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Inspector Jennifer Fila: Climbing the Law Enforcement Ladder
April 27, 2009
Inspector Jennifer Fila (left) serves as the highest-ranking woman in UAlbany's University Police Department. (Photo Neil Colligan)
Unlike some of her colleagues in the University Police Department, Inspector Jennifer Fila never expected a career in law enforcement. But in the Department, she's certainly finding her niche as a positive role model for students.
"The opportunity to make a difference in young people's lives, that's the best part about our job," said Fila, a Greene County native. "They're in their formative years, so providing a good experience and being a positive example for them is one of the most gratifying things."
Fila arrived at UAlbany's UPD as an officer in 1999. A year later, she became a certified Rape Aggression Defense (RAD) instructor for women's self defense.
"I was helping victims, teaching women how to protect themselves," said Fila. "It's very empowering for women to know that they can take care of themselves and rewarding to know that I helped them do that."
Despite a full-time work schedule, Fila also pursued higher education. She graduated from Mercy College in 2001 with a bachelor of arts degree in psychology and received her master’s in public administration from Marist College in 2005.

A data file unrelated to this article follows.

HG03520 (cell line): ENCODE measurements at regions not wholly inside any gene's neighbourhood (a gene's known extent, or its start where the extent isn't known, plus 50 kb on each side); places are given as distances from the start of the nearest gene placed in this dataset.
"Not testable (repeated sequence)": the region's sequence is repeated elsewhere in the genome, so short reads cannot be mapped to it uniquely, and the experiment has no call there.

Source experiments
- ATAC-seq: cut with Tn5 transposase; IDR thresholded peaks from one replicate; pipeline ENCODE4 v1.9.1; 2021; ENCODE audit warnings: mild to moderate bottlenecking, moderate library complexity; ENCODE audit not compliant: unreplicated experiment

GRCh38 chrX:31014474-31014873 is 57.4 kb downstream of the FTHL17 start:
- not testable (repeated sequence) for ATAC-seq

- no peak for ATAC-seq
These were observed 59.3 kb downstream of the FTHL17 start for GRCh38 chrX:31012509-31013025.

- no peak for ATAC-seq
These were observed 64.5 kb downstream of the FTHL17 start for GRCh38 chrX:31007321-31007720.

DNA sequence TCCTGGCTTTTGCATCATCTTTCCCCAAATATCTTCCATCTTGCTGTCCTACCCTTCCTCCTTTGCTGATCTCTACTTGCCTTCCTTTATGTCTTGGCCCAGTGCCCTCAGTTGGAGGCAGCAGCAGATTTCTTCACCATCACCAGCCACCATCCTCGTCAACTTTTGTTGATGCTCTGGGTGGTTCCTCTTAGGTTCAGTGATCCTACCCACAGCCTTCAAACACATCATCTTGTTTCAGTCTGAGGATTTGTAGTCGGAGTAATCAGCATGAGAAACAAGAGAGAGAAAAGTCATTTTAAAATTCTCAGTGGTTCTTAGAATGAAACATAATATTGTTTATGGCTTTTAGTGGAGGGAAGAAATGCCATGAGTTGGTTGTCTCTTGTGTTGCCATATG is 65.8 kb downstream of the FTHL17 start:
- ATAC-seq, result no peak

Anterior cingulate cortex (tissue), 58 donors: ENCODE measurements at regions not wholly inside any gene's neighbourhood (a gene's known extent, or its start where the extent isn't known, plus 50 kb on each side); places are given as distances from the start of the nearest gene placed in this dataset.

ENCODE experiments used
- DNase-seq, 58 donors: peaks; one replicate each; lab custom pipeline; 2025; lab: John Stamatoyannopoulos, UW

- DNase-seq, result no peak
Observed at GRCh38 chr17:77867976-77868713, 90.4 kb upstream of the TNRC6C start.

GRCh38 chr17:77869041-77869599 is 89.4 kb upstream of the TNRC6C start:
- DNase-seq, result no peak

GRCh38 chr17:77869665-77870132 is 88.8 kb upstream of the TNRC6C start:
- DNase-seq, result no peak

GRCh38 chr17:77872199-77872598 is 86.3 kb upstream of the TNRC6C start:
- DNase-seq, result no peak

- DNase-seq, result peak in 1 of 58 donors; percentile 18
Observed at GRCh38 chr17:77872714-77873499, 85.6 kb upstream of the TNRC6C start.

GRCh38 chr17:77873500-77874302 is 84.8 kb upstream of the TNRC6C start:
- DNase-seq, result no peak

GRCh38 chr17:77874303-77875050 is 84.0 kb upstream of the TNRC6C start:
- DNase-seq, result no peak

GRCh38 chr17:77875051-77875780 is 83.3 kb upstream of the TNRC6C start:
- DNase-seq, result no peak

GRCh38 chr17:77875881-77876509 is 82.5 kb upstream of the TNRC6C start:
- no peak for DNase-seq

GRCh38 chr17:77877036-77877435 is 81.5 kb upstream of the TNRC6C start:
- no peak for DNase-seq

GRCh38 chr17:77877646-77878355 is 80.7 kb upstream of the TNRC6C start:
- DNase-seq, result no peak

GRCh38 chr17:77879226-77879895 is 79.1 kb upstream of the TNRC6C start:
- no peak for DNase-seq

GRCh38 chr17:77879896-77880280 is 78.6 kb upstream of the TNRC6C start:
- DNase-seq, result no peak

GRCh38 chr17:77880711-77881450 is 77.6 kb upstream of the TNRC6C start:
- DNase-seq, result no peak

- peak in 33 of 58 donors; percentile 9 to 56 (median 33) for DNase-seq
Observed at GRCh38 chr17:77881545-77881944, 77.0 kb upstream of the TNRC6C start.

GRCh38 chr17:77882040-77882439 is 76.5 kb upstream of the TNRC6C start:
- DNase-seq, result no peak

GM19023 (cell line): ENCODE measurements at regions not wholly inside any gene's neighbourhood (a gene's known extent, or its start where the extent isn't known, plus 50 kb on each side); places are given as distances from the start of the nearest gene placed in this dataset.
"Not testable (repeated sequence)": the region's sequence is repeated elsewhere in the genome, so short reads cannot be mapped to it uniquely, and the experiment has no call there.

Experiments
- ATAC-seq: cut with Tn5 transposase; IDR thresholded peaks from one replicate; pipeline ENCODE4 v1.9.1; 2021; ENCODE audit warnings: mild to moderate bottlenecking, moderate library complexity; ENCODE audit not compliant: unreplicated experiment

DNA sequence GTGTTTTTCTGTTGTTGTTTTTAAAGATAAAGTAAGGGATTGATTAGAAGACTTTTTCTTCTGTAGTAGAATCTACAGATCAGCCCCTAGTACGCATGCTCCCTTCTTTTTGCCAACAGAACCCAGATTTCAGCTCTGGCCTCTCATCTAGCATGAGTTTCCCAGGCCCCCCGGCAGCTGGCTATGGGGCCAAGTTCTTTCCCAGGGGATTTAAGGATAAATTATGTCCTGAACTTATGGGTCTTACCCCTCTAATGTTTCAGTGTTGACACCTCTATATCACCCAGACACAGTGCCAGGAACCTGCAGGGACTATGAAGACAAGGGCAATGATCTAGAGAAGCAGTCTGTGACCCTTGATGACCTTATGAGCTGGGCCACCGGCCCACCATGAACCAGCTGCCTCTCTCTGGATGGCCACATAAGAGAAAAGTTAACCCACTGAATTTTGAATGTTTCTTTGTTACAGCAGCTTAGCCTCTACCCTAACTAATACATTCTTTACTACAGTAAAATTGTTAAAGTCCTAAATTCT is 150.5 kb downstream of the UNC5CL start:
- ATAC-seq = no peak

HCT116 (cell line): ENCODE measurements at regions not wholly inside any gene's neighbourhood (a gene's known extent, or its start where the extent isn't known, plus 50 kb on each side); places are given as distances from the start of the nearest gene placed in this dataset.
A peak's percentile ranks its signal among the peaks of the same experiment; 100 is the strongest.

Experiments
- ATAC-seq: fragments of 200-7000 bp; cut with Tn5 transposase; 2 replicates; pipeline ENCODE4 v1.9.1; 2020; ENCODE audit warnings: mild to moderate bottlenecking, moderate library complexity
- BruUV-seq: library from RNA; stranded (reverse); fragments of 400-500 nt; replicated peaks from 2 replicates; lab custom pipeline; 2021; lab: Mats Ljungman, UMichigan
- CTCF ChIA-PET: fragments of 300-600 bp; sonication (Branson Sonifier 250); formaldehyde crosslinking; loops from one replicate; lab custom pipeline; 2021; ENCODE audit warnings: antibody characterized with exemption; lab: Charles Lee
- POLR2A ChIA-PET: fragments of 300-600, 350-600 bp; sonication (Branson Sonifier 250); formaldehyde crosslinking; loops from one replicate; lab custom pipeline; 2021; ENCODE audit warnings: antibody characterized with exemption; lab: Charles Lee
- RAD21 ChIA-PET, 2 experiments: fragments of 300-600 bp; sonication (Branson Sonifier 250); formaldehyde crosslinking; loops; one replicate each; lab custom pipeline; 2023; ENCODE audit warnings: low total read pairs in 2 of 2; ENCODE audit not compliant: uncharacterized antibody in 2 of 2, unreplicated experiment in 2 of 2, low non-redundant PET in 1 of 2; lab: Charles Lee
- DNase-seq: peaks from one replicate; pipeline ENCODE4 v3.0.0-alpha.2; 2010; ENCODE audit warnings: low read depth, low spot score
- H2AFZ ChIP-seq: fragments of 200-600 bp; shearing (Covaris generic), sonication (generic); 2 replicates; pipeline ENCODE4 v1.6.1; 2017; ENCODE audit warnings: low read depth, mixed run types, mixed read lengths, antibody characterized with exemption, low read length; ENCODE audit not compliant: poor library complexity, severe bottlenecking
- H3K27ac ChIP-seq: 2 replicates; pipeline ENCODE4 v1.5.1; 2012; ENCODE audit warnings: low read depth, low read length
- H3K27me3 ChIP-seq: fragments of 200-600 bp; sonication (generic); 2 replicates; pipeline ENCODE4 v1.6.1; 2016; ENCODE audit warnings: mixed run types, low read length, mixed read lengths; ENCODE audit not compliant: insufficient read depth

"Jennifer is the consummate professional. She really cares about people. She is my 'go to' power player," said UPD Chief J. Frank Wiley. "We could not be as good if she were not on this team. We are fortunate to have her."
Fila was promoted to inspector in 2007. As inspector, Fila develops and revises departmental policies; teaches RAD for Women and radKIDS to the University and surrounding communities; coordinates the Operation Safe Corridor initiative, an off-campus crime prevention effort between UAlbany, Albany City and The College of St. Rose. She also directs the Department’s recruitment efforts, pursues funding through grant writing, and coordinates UPD's community educational videos.
"Historically, there were a lot of walls to break down in male dominated professions like law enforcement," said Fila. "But women have finally realized that they can do the job and there's a place for women in it."
Fila is among six women in UPD's ranks. Her place is currently at the top, serving as the highest ranking woman. It's not something Fila likes to tout, but she is proud of her accomplishments and contributions to the Department.
"On a personal level, it means you know you've achieved a certain level of success," said Fila. "But I'm not through yet. I'm still climbing the ladder."
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